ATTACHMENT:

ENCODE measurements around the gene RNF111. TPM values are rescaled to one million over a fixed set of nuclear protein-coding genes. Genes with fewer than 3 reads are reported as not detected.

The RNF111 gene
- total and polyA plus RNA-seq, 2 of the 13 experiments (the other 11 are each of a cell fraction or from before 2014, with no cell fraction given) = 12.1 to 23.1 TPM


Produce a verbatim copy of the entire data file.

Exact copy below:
ENCODE measurements around the gene RNF111. TPM values are rescaled to one million over a fixed set of nuclear protein-coding genes. Genes with fewer than 3 reads are reported as not detected.

The RNF111 gene
- total and polyA plus RNA-seq, 2 of the 13 experiments (the other 11 are each of a cell fraction or from before 2014, with no cell fraction given) = 12.1 to 23.1 TPM